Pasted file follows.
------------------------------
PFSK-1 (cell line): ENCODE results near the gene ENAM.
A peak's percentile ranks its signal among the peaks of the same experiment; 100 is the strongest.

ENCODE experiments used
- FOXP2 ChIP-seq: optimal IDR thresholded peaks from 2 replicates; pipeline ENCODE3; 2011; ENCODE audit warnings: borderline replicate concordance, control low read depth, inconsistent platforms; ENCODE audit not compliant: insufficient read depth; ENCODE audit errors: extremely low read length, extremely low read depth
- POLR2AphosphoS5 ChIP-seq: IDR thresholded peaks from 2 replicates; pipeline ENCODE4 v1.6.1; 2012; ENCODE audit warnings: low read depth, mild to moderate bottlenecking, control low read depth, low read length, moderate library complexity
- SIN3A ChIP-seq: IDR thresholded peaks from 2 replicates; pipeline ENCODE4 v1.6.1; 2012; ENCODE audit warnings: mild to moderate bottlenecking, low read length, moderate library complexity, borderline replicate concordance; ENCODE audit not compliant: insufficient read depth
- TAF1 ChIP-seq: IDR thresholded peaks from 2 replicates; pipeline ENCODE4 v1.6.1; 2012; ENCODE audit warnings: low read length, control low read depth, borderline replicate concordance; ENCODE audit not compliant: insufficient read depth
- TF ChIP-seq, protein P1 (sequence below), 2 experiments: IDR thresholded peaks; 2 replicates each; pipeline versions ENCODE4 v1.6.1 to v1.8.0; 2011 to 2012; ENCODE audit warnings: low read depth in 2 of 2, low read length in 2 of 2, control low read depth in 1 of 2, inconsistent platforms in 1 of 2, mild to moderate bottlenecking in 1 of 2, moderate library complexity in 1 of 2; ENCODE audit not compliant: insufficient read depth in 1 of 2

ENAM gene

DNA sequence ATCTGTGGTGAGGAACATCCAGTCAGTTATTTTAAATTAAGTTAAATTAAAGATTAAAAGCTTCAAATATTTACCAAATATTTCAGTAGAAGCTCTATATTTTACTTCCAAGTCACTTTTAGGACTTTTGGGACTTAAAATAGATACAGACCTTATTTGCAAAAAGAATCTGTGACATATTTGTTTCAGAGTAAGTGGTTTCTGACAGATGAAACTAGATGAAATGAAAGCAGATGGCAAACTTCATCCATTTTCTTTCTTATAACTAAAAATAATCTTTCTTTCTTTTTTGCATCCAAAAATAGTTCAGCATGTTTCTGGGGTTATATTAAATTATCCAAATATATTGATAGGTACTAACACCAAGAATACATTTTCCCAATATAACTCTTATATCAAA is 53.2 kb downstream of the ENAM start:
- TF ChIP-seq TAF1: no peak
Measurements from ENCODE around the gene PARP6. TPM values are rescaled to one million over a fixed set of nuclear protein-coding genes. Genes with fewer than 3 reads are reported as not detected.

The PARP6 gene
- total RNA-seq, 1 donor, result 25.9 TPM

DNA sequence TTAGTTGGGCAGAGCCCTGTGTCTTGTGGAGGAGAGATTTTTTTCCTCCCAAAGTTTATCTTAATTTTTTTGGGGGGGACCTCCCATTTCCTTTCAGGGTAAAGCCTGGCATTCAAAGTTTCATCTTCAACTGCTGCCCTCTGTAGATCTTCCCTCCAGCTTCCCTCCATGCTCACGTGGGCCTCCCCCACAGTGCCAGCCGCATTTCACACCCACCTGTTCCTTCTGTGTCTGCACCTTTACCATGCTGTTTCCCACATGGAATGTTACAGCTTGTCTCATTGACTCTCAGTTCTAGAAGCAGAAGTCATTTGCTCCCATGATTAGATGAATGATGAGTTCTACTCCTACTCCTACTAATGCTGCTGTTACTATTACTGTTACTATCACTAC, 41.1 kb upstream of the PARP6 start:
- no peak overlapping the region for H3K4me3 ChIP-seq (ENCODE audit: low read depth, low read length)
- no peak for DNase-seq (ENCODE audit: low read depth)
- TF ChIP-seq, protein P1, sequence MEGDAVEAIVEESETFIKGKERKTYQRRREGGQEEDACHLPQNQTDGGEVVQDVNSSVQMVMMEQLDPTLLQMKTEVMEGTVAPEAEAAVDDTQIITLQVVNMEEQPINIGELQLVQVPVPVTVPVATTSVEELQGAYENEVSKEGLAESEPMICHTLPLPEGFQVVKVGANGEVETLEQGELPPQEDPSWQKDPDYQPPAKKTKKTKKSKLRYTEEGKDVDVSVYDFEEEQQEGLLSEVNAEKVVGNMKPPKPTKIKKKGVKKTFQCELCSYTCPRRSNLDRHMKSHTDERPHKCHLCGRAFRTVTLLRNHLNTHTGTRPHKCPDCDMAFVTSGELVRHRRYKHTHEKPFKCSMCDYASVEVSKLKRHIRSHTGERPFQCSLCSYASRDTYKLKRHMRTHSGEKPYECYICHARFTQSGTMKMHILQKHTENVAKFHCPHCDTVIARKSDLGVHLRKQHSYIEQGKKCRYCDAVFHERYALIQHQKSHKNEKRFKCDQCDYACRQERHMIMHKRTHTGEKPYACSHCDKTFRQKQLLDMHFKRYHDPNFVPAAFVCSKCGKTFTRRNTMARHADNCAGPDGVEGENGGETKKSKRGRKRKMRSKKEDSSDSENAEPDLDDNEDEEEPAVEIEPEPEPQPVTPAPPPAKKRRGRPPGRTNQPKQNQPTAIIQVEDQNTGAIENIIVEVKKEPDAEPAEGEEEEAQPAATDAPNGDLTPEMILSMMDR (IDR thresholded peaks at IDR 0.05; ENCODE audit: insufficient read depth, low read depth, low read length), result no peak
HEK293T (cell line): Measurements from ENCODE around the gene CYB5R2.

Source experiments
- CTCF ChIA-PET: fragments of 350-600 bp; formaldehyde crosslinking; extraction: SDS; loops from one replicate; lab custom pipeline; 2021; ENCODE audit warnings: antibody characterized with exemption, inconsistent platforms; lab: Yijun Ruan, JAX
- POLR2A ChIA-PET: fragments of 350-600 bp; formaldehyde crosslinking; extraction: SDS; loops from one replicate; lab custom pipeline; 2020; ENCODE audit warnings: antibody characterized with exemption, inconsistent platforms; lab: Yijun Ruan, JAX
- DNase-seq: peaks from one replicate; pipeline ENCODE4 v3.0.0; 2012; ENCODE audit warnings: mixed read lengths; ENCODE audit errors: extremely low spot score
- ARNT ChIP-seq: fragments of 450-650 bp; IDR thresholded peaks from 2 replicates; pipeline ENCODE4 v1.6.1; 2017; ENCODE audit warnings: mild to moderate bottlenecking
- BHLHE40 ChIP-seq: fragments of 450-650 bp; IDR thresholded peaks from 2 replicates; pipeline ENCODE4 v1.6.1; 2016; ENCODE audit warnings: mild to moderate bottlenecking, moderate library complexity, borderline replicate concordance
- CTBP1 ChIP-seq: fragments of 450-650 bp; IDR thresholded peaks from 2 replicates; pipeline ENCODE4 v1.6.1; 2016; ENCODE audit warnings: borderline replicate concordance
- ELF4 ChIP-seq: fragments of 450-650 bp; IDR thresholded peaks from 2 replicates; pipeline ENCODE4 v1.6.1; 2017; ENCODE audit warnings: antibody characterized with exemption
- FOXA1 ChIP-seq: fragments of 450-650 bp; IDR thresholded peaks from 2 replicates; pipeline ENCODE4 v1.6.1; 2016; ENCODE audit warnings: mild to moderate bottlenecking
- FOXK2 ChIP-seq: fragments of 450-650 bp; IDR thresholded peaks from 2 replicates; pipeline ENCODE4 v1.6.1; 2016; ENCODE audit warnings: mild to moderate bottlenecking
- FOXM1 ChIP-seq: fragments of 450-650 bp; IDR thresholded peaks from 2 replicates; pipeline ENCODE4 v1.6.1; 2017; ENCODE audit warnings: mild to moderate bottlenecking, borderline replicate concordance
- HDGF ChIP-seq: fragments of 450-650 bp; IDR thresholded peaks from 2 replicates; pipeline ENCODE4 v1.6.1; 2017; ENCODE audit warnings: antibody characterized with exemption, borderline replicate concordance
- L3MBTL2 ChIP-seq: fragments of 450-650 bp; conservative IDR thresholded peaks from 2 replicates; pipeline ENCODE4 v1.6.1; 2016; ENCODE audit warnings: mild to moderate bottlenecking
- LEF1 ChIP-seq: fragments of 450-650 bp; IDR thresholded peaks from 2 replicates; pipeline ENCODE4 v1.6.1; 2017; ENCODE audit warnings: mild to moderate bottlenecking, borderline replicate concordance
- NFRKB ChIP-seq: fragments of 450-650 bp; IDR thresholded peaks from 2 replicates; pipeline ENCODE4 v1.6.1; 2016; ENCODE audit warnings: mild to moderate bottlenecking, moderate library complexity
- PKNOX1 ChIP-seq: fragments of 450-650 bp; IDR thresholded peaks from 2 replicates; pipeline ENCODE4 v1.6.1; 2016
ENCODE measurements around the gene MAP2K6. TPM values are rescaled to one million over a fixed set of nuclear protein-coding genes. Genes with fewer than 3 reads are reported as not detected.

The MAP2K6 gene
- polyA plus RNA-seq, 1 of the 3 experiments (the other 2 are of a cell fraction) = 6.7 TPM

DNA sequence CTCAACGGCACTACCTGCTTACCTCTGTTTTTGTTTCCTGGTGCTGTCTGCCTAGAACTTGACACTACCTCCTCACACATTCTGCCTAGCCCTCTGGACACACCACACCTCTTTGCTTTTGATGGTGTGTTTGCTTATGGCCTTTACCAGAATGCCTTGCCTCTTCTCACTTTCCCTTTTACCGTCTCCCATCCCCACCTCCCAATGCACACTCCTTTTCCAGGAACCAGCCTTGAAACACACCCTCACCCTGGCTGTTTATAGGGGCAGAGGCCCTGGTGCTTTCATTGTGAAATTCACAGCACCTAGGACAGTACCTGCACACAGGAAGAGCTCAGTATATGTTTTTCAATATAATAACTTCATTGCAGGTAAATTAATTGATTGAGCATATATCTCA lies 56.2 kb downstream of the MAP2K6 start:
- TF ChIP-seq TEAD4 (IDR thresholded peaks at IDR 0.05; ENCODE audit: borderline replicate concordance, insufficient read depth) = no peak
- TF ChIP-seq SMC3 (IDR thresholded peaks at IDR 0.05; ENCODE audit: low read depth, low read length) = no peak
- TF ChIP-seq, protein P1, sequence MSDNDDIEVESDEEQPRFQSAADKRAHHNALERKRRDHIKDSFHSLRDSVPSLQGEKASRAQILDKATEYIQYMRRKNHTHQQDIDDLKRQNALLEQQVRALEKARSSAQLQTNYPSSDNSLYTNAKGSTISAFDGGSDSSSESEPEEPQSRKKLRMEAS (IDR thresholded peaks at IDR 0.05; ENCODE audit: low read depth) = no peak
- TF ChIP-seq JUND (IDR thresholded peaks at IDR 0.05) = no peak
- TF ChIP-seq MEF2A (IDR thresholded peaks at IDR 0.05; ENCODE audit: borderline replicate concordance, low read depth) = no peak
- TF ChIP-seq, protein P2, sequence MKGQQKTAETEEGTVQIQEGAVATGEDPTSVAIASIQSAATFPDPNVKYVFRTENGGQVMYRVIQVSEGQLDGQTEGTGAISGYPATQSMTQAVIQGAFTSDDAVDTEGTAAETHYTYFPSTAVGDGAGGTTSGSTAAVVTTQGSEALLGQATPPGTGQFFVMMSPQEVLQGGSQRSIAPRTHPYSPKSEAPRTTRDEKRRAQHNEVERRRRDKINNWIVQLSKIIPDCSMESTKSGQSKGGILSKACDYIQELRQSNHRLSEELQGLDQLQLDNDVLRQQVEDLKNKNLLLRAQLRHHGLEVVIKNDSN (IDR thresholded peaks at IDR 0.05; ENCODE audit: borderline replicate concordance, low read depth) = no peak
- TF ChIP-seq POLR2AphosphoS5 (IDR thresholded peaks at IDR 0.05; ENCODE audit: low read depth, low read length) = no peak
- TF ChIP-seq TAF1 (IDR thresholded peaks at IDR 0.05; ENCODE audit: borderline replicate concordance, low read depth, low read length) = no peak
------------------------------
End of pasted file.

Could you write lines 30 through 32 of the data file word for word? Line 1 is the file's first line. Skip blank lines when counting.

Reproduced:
- FOXM1 ChIP-seq: fragments of 450-650 bp; IDR thresholded peaks from 2 replicates; pipeline ENCODE4 v1.6.1; 2017; ENCODE audit warnings: mild to moderate bottlenecking, borderline replicate concordance
- HDGF ChIP-seq: fragments of 450-650 bp; IDR thresholded peaks from 2 replicates; pipeline ENCODE4 v1.6.1; 2017; ENCODE audit warnings: antibody characterized with exemption, borderline replicate concordance
- L3MBTL2 ChIP-seq: fragments of 450-650 bp; conservative IDR thresholded peaks from 2 replicates; pipeline ENCODE4 v1.6.1; 2016; ENCODE audit warnings: mild to moderate bottlenecking